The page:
Published 19th October, 2001
This year's work by Gøtzsche and Olsen is based on a further re-assessment of the results from the same seven studies of mammographic screening that the authors had already examined in their 2000 report. No new studies are included in their re-assessment, nor have their conclusions altered materially.
The main difference between the 2000 and 2001 reports is the way the authors classified the quality of the studies (as high, medium, poor or flawed). They classified no studies as high quality, two as medium quality, three as low quality and two as flawed. Gøtzsche and Olsen concluded that the two studies they classified as medium quality showed no benefit whereas the studies they classified as low quality or flawed showed substantial benefit from mammography; in terms of a reduction in mortality from breast cancer.
The way Gøtzsche and Olsen classified studies was based on criteria that would not be agreed by many experts in the field. Indeed many researchers would classify all seven studies as of similar quality, and when the results from all seven studies are combined, there is clear evidence of the benefit from mammography.
Gøtzsche and Olsen also claim that supplementary data they examined show that screening leads to more "aggressive" treatment of breast cancer. It is difficult to evaluate these claims, as they are based on small subgroups of individuals from two studies only classified as poor quality studies by Gøtzsche and Olsen. Furthermore, more "aggressive" treatment of breast cancer might be expected to be beneficial for women with breast cancer. Gøtzsche and Olsen did not investigate directly whether or not what they regard as "aggressive" treatment was beneficial.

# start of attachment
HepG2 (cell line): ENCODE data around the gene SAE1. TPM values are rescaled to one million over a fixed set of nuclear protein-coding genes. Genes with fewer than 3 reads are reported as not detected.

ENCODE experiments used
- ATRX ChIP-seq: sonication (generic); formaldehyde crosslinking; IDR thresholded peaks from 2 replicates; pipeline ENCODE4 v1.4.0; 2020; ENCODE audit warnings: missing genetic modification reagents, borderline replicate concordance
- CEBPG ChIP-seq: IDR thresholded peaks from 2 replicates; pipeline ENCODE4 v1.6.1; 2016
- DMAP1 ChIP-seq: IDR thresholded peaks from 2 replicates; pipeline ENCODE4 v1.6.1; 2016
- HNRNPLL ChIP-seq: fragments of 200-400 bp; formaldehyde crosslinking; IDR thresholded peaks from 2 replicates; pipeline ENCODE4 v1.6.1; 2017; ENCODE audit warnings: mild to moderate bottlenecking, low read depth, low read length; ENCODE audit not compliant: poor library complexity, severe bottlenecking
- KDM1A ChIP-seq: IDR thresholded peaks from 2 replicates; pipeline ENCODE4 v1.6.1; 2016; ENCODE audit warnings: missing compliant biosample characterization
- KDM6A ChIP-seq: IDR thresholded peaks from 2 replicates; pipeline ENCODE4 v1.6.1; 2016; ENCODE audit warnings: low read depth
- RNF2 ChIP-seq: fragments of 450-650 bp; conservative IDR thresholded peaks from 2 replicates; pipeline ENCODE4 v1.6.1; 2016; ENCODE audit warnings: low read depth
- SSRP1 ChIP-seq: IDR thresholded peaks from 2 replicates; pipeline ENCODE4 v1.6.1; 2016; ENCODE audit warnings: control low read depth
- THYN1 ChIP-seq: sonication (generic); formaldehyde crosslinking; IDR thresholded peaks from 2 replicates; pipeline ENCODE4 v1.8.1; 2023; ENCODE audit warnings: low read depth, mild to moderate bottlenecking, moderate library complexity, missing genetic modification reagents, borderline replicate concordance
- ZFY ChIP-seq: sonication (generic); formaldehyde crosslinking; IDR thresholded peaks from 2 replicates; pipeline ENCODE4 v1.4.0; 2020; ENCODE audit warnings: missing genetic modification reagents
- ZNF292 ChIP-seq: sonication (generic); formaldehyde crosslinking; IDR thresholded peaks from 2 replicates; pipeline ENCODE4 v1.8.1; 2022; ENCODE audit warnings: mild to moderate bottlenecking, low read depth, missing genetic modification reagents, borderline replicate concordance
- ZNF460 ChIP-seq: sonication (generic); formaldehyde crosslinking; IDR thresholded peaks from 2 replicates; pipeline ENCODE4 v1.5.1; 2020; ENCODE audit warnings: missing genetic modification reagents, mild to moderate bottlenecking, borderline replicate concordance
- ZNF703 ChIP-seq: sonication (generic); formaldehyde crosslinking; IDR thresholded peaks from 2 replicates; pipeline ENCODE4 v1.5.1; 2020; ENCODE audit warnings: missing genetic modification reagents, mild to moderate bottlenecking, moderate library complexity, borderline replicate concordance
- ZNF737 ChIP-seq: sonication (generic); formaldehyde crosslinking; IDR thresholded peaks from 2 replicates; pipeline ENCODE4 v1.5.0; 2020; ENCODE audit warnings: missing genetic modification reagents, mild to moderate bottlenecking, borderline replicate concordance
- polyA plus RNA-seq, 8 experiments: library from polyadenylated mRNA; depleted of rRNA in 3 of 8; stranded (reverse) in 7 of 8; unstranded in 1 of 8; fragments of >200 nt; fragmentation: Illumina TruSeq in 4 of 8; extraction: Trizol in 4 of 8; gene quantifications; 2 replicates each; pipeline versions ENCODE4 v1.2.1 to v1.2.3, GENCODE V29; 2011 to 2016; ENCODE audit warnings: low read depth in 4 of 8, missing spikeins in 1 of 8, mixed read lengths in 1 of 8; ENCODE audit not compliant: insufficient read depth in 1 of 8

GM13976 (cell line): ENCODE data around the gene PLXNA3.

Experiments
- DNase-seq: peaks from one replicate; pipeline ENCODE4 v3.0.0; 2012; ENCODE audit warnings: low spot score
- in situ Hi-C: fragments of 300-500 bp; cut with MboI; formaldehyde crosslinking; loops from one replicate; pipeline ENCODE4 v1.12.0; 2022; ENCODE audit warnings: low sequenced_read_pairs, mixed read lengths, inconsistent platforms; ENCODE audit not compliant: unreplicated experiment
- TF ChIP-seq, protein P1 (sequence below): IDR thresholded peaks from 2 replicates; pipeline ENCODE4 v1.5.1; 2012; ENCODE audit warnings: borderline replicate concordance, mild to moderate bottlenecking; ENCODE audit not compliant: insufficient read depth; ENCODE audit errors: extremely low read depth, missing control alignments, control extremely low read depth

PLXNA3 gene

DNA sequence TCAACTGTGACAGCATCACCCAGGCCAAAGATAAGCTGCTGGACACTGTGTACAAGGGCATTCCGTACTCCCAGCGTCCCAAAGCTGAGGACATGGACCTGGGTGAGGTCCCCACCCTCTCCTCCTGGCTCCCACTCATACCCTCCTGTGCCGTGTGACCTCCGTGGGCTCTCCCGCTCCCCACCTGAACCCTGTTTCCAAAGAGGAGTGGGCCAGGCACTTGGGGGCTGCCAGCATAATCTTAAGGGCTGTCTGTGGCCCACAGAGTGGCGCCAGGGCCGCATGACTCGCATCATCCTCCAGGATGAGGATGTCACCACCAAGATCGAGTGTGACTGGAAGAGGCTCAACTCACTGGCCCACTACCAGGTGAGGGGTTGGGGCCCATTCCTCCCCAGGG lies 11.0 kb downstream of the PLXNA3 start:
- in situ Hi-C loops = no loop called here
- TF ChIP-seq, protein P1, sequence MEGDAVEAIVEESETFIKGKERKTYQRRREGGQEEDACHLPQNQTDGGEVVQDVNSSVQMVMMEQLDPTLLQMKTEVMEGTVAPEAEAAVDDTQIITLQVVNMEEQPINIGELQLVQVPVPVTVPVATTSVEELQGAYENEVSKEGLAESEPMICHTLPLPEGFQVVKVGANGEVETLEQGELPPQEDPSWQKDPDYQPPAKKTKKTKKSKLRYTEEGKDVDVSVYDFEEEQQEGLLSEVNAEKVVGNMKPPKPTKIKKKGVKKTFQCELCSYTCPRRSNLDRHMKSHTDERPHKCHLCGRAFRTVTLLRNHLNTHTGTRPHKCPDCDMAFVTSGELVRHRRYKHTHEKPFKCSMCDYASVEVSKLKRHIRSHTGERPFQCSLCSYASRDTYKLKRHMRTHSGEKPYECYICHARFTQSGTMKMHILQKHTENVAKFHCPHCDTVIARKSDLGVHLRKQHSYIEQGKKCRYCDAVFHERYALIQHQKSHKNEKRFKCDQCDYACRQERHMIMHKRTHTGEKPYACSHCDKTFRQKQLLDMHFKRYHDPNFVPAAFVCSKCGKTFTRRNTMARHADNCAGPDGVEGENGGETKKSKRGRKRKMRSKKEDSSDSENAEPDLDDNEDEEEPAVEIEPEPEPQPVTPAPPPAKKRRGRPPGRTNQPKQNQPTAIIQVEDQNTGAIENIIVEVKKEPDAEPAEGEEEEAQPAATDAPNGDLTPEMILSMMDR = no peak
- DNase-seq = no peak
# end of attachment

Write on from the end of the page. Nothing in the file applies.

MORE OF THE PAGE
In summary, the new analyses by Gøtzsche and Olsen provide no fresh evidence about the efficacy of mammographic screening for breast cancer. Overall the seven studies reviewed by the authors show that mammographic screening reduces mortality from breast cancer. However, Gøtzsche and Olsen used criteria that might not be generally accepted to classify the quality of each study and concluded that the two studies that they considered to be of the highest quality did not, by themselves, show a statistically significant benefit.
Julietta Patnick, National Coordinator of the NHS Breast Screening Programme adds;
"The NHS Breast Screening Programme has been in existence since 1988, and women are now starting to reap the benefits of a "steady state" programme. The programme is now outperforming the original Swedish Two Counties trial with an overall standard detection rate of 1.14 (Swedish Two Counties trial detection rate was 1.0), and as well as the improved SDR, more cancers are being detected at an earlier stage."
"We estimate that screening now is saving on average 1,250 lives a year. On October 31st 2001, we will publish the NHS Breast Screening Programme's annual review. The following is a preview of some of the most up-to-date statistics that show an increase in overall detection rate with the majority of cancers detected on a subsequent screen, and a significant decrease in benign biopsies (indicating a less invasive and more informed approach to screen-detected abnormalities):
- An 8.6 per cent increase in the number of cancers detected - 9,525 in 99/00 compared to 8,771 in 98/99.
- An 8.6 per cent increase in the number of small invasive cancers (less than 15 mm) - 4,041 in 99/00 compared to 3,722 in 98/99. Cancers smaller than 15mm are impossible to feel with the human hand.
- The number of in situ cancers detected in 99/00 was 2,009 compared to 1,733 in 98/99.
- 85 per cent of breast cancers are now being diagnosed without an operation.
- The vast majority of breast cancers (over 60 per cent) are diagnosed in women attending for a subsequent screen."
"Gøtzsche and Olsen call for breast screening to be tested again in 'large, well-conducted randomised trials with the all-cause mortality as the primary outcome'. While, in principle, we would always welcome further scientific validation through such a trial, we feel it would be unethical to carry this out in the UK where screening is so well established and an integral part of this country's efforts to reduce the death toll from breast cancer, as, in a trial a number of women would have to form part of a control group and not be screened..."
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